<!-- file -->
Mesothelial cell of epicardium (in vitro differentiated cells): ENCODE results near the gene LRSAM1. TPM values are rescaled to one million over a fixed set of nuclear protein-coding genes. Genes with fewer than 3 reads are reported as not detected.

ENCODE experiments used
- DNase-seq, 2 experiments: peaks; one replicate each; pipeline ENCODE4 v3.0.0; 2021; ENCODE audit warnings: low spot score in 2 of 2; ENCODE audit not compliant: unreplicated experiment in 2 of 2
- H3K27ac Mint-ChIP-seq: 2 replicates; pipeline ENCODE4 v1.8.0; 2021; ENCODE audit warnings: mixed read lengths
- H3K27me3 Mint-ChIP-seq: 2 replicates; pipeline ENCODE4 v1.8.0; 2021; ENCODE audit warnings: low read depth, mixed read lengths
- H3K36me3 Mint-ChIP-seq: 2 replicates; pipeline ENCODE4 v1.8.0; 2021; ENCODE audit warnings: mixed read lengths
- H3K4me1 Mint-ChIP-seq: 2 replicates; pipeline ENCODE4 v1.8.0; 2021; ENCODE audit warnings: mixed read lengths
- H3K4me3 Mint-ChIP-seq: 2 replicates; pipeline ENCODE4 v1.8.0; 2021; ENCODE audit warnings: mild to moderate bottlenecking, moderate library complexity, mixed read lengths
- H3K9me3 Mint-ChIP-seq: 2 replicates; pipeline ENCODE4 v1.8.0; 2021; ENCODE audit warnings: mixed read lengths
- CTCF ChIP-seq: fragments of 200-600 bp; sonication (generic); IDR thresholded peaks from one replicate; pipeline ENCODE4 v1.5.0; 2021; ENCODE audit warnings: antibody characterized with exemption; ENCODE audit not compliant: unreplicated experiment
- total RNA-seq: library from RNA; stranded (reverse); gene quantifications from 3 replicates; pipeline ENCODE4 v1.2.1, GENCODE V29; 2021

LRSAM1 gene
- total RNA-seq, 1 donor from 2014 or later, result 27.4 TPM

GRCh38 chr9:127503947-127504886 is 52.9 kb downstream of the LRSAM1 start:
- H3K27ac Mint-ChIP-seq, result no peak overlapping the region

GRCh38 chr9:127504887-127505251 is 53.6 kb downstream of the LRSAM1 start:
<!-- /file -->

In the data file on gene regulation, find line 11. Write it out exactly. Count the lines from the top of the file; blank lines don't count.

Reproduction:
- total RNA-seq: library from RNA; stranded (reverse); gene quantifications from 3 replicates; pipeline ENCODE4 v1.2.1, GENCODE V29; 2021